Some time ago I read an article about why companies with more female executives make more money. And I thought, ‘of course they do!’
Ensuring diversity - not just across gender – is essential to improving a company’s performance because it enables people to bring different skillsets to the table, challenge the status quo and showcase representatives from diverse backgrounds which represents society, ie, the real world!
Yet the 2018 Hampton-Alexander Review found that although more women are getting into the boardrooms of the FTSE350 – and only a small minority of companies have an all-male board – nearly two-thirds of board appointees within the FTSE100 in 2018 were men.
What’s more, there are currently only 22 women in the role of Chair in the FTSE 350 despite the increasing pool of females with substantial board experience. While there is movement in the right direction, the rate at which women are appointed to CEO or CFO roles remains relatively flat.
The reasons for this are many and varied but deep-rooted preconceptions – whether conscious or not – of a woman’s role in the workplace contributes to stopping our progress when it comes to reaching gender parity in the boardroom. Couple this with the lack of flexible working on offer and women being the primary child carers that sadly stagnates many a woman’s career.
So, what can we do, as female leaders, to positively influence this culture? And how can we lead to affect change? I know I wasn’t myself when I first started leading teams. I became a version of what I ‘thought’ a manager was – in tone, style and behaviour. It took me a few years to realise that leadership comes in many forms and my way was just as valid as any other. I didn’t need to act the part. I just needed to trust myself, my experience and my ability. In fact, my teams responded more positively, and worked more effectively, once I found my own voice.
If someone had told me this and guided me this way when I first became a manager, it would have helped me so much but, sadly, being are promoted and given the title and the money but rarely the support.
For me, authentic leadership is about demonstrating your capabilitiesin a way that aligns with your strengths, values and preferences. If you’re not sure where to start, try thinking about these areas below in order to build confidence and develop your leadership style:
Find ways to learn all you can about your industry, key players and build on the practical skills you need. This will build your confidence and in turn it will allow you to feel capable of stepping outside your comfort zone to try new things or put yourself forward for new opportunities you might not otherwise have considered.
It's ok to have a positive outlook – but make sure you’re also being realistic. Focus on your strengths and find ways to use difficult situations as opportunities to master skills, demonstrate flexibility and build achievement. This will help you face setbacks with an equal measure of optimism and courage.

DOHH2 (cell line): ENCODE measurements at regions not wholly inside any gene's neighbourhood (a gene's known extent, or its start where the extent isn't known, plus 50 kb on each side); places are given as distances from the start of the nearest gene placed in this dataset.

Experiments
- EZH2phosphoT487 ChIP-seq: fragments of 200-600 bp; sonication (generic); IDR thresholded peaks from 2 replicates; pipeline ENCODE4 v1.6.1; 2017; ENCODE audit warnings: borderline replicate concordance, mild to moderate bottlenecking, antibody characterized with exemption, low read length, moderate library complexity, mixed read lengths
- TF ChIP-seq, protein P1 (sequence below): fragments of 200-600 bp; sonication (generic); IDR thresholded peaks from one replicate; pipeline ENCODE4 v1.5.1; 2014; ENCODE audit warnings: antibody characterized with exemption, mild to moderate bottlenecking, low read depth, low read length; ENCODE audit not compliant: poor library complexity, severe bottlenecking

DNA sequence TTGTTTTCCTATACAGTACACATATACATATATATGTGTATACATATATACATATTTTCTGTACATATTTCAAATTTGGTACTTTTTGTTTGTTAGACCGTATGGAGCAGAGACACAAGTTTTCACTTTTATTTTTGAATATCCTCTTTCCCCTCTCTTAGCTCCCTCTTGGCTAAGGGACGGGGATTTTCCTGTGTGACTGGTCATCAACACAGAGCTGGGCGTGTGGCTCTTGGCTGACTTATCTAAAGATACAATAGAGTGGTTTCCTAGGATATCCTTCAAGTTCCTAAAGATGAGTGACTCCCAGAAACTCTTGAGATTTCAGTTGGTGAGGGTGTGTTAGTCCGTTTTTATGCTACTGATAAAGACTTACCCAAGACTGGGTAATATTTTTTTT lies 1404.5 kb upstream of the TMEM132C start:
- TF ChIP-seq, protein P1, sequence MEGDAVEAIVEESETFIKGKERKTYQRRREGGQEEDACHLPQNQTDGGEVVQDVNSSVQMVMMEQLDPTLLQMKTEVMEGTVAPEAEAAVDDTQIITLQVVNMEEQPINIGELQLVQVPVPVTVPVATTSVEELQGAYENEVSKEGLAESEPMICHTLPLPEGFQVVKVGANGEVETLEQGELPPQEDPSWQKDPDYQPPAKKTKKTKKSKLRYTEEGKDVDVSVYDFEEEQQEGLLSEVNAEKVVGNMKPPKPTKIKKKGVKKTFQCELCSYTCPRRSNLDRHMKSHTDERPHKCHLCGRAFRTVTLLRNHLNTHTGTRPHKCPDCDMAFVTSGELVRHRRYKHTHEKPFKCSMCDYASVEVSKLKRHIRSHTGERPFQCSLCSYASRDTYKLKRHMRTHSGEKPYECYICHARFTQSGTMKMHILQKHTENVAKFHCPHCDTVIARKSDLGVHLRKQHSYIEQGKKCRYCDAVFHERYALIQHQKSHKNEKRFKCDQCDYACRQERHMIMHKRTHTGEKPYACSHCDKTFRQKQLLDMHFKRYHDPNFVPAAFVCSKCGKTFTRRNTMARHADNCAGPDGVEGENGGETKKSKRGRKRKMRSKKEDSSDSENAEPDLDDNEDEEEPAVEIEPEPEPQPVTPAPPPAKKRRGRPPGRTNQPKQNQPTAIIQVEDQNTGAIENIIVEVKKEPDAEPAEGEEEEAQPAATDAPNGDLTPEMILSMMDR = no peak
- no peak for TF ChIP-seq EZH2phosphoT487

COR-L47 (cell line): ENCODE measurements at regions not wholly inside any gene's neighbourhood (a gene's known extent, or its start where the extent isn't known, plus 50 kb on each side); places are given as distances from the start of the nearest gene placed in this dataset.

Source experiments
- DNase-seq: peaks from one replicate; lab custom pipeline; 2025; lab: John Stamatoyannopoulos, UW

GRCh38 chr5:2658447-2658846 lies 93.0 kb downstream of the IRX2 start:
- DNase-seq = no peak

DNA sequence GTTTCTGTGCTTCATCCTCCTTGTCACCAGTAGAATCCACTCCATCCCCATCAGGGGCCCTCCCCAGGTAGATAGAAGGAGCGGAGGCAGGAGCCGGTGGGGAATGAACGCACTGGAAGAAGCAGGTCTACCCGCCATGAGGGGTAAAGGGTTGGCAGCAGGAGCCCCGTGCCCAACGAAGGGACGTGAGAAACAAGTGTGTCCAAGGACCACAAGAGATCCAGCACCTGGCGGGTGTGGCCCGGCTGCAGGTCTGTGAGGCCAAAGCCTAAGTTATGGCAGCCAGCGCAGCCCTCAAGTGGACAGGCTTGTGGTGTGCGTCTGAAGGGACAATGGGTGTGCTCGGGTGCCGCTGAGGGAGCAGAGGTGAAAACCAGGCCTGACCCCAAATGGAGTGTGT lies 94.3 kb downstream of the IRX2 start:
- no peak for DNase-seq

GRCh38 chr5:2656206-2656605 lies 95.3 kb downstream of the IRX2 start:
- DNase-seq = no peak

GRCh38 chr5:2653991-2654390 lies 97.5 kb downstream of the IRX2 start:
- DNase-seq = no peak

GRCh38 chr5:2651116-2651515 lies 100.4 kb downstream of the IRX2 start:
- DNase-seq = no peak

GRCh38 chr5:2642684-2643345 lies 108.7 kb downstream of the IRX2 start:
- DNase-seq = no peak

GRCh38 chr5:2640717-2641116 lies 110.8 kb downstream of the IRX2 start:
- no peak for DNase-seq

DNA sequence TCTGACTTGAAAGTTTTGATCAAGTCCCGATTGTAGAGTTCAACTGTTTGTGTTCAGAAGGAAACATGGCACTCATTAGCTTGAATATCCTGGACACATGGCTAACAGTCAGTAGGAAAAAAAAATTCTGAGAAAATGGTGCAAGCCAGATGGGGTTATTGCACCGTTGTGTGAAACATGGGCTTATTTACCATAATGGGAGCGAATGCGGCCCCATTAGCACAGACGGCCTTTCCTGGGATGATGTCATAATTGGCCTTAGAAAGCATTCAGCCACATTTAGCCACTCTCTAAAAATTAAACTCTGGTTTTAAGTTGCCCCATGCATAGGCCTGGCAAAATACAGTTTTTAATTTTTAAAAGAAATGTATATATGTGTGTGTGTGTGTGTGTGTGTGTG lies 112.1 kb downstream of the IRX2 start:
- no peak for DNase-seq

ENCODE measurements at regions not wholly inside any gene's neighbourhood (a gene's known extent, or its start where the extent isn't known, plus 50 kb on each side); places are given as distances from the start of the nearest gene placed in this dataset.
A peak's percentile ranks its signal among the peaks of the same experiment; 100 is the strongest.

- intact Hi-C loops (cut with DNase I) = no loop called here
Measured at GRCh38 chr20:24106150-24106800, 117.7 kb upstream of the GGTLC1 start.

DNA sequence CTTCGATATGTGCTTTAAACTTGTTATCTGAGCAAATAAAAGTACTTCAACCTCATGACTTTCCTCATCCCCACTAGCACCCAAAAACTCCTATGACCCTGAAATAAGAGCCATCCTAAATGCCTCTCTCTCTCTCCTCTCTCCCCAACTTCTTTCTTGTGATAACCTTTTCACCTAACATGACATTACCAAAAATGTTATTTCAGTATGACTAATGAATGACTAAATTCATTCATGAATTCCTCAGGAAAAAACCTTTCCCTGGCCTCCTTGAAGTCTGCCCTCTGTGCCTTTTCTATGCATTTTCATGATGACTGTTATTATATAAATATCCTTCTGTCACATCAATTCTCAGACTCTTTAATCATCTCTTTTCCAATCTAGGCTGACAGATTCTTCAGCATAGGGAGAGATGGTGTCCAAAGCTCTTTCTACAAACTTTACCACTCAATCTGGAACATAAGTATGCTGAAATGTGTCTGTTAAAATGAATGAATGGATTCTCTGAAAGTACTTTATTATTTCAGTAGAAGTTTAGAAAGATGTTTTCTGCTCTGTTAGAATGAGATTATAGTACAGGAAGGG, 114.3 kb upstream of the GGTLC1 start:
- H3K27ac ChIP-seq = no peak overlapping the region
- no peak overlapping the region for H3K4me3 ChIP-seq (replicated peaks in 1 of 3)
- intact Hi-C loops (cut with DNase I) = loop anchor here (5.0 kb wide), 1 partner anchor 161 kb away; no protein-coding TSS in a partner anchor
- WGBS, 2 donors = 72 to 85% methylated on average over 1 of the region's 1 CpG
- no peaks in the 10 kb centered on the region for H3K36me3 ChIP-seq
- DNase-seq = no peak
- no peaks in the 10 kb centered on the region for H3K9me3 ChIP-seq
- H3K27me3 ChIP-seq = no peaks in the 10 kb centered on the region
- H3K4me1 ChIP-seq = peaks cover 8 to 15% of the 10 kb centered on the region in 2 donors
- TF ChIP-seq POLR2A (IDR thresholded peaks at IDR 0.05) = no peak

Build your voice
You don’t have to shout the loudest to be heard. You just need to be quietly confident, professional and demonstrate a considered outlook. Don’t be hoodwinked into “faking it until you make it”– instead rely on your instinct, knowledge, experience and the skills that got you this far. People want to hear what you have to say so don’t be afraid to share your opinion. You have that role for a reason.
Find ways to utilise the best skills the people around you have to meet your collective objectives. If you support your team as you wish to be supported, you will build the mutual respect of your colleagues. Gradually you’ll find that you build a network of people that can offer emotional support and practical advice to each other enabling you to become a reliable team player who people want to work with. Don’t be afraid to show emotion either. Showing emotion is not a sign of weakness. If anything, it can be a sign of strength as it reinforces that the person understands the enormity of the situation, has emotionally invested in it and is affected by it. Look at Jacinda Arden’s openly emotional state recently when meeting the families of the victims of the New Zealand bombings.
Set realistic goals and consider using planning tools to help stick to them. Get into the habit ofdoing one thing each day to move towards them. It’s imperative to make time for yourself and your progression so taking small steps towards where you want to be will give you a sense of achievement and make you feel like you’re moving in the right direction.